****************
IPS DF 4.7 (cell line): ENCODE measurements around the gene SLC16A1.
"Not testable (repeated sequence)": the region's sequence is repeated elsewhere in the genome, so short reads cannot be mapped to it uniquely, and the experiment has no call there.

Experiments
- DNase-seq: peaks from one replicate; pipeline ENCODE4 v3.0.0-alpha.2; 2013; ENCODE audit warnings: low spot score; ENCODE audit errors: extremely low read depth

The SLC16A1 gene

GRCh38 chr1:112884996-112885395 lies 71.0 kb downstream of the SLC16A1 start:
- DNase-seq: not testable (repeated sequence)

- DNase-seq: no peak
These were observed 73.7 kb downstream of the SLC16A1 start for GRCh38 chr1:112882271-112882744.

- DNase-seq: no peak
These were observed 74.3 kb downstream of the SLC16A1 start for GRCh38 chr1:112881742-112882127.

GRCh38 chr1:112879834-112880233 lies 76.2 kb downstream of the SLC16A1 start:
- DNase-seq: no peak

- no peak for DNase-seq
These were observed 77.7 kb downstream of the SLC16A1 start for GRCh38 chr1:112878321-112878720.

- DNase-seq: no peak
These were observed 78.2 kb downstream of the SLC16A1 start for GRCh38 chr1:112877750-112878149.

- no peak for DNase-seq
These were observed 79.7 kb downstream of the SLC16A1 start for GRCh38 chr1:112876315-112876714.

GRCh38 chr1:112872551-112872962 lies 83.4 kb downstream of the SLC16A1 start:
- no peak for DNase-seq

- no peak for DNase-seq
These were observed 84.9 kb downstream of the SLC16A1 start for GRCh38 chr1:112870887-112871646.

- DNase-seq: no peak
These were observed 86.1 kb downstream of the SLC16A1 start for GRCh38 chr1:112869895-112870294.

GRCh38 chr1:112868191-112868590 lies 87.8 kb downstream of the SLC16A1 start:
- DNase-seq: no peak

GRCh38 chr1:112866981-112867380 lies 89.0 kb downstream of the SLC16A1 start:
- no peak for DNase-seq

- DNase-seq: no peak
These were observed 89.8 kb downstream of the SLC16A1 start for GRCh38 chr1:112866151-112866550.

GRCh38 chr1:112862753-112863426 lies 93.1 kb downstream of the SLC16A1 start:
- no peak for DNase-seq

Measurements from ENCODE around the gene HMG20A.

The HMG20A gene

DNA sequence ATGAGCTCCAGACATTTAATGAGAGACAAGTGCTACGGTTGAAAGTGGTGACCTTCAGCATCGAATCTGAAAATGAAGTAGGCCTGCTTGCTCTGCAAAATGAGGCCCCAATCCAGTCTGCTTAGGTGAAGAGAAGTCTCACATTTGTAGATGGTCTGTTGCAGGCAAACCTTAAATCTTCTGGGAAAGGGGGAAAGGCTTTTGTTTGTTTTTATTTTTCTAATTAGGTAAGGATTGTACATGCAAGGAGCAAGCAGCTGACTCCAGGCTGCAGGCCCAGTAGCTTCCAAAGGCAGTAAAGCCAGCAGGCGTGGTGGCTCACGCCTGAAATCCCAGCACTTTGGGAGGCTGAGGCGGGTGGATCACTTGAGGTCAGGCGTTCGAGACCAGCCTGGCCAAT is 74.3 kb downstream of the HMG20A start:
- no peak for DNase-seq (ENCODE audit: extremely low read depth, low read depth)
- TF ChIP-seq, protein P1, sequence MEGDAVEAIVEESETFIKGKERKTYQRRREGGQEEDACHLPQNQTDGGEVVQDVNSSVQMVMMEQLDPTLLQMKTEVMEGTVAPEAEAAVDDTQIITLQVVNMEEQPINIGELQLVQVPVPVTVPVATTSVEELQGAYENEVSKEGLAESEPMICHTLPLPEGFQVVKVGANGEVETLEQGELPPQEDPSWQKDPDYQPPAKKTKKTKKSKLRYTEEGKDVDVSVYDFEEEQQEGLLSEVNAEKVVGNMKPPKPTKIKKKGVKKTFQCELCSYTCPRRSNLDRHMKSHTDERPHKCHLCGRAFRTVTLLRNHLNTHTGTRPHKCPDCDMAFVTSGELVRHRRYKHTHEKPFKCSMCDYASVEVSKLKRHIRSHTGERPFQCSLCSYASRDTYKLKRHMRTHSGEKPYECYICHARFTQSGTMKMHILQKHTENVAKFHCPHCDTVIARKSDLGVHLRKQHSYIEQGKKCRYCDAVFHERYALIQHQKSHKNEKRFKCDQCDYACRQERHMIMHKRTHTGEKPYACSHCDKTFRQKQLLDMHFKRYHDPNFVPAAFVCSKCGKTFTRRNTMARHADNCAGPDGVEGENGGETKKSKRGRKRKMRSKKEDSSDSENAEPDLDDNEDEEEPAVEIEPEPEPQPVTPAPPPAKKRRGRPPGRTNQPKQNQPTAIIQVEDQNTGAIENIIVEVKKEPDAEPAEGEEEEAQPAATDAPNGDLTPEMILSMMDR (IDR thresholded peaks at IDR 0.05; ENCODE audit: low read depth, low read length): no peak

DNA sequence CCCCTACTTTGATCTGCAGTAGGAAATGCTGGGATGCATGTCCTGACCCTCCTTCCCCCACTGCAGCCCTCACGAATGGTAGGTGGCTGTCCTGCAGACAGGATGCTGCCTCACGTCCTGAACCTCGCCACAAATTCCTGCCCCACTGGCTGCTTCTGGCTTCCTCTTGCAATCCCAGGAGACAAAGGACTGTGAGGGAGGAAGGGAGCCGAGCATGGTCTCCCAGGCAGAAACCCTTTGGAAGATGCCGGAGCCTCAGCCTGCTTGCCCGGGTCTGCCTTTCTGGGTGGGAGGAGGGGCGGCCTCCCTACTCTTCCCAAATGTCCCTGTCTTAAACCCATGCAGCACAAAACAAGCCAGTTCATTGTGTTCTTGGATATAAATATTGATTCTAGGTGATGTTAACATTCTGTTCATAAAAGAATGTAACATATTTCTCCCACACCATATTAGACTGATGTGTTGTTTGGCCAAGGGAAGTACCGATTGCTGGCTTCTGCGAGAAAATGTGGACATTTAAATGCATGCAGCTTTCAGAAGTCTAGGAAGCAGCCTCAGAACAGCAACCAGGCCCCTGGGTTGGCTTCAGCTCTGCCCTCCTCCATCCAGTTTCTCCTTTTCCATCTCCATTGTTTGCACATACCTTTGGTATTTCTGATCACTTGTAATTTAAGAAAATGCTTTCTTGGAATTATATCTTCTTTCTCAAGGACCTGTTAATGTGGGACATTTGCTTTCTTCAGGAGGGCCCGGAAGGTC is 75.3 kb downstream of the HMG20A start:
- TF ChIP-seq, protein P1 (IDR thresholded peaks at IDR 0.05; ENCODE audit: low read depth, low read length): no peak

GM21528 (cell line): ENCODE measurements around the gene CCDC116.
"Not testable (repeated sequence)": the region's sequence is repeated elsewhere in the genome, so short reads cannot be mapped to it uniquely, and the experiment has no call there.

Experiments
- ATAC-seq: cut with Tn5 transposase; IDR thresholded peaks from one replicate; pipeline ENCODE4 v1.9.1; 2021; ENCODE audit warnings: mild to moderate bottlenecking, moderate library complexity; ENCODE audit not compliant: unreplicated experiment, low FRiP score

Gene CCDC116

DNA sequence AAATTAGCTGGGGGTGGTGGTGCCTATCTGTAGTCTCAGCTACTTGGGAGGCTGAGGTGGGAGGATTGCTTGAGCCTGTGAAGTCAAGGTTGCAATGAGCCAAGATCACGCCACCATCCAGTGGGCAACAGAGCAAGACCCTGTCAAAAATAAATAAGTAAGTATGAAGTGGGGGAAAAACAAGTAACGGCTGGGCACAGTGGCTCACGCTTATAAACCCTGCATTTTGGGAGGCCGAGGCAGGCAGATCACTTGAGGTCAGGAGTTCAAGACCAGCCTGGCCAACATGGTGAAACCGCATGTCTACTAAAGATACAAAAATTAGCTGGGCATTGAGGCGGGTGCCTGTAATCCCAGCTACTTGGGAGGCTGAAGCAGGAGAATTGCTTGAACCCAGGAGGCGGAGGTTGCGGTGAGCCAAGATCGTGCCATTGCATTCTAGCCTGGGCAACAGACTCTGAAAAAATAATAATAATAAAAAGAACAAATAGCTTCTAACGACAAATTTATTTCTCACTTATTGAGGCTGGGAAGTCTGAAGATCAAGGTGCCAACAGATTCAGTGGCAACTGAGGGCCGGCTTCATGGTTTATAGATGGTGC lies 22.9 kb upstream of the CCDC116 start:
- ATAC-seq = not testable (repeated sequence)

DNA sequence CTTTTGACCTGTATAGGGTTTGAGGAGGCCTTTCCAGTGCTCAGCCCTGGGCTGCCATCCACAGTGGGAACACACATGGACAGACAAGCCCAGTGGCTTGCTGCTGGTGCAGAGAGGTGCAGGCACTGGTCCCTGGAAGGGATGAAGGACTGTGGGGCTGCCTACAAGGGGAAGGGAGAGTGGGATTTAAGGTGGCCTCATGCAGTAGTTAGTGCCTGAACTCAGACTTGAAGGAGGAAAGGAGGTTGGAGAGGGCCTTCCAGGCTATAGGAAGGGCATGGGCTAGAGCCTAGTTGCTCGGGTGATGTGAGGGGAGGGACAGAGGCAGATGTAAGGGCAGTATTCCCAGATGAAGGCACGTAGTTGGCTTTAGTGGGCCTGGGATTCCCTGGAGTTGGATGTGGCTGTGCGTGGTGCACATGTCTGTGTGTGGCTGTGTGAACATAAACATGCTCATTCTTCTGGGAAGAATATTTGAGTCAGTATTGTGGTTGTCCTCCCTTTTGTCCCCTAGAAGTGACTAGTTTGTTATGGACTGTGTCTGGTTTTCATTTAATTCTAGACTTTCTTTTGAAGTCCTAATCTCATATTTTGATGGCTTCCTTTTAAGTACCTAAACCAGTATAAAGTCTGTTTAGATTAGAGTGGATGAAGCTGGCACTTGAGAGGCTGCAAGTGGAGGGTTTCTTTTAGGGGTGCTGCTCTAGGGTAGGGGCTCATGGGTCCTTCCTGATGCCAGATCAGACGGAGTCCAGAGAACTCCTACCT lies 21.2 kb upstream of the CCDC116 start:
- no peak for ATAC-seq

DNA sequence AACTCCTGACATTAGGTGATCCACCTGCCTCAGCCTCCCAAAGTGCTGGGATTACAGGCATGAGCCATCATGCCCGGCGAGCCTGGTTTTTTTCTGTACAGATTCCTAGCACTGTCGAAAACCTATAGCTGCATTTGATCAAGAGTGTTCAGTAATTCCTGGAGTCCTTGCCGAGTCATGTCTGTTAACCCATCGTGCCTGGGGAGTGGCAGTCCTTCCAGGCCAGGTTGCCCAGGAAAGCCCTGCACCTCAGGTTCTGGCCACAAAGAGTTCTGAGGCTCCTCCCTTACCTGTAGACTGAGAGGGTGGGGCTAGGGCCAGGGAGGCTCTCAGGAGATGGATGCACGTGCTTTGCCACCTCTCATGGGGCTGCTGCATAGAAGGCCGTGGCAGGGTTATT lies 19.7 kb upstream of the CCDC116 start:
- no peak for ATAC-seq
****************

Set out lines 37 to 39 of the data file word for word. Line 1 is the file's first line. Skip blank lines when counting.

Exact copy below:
- no peak for DNase-seq (ENCODE audit: extremely low read depth, low read depth)
- TF ChIP-seq, protein P1, sequence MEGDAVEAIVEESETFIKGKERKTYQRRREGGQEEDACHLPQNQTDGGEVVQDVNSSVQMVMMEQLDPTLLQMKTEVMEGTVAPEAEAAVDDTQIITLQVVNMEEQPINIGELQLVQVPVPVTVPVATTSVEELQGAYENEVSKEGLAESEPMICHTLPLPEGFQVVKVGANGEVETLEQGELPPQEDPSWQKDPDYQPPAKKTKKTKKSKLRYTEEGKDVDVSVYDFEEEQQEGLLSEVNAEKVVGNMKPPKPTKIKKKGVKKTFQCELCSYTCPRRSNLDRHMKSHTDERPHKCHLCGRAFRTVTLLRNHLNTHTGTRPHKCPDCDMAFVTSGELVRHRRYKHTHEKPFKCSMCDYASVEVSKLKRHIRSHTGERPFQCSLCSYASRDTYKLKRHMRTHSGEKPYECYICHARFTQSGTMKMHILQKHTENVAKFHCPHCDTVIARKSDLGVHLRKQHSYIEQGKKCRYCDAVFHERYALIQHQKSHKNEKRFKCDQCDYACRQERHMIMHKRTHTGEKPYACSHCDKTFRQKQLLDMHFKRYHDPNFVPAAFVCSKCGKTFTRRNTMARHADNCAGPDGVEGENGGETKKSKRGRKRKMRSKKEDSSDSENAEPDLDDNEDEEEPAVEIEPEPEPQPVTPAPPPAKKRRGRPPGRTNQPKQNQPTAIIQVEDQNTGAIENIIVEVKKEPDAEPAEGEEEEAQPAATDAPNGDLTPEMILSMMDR (IDR thresholded peaks at IDR 0.05; ENCODE audit: low read depth, low read length): no peak

DNA sequence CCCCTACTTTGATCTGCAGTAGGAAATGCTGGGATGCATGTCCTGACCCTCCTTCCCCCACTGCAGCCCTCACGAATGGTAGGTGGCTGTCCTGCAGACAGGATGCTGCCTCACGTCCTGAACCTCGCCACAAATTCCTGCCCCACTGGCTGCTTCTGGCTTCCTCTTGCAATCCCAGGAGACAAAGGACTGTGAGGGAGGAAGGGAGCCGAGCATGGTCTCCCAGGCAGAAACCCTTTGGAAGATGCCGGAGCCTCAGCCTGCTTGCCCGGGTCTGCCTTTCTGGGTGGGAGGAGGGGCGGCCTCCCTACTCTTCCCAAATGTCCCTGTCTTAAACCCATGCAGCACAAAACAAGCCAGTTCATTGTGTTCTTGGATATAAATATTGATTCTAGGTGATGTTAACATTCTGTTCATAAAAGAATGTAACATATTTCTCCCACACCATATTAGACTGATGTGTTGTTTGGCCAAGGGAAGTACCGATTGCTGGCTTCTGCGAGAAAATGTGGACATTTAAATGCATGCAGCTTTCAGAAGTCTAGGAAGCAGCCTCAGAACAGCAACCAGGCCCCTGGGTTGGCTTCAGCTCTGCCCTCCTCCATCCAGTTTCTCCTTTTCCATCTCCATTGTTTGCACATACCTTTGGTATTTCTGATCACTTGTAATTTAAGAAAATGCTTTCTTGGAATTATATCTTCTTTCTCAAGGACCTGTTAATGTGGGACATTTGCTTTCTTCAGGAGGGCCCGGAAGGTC is 75.3 kb downstream of the HMG20A start: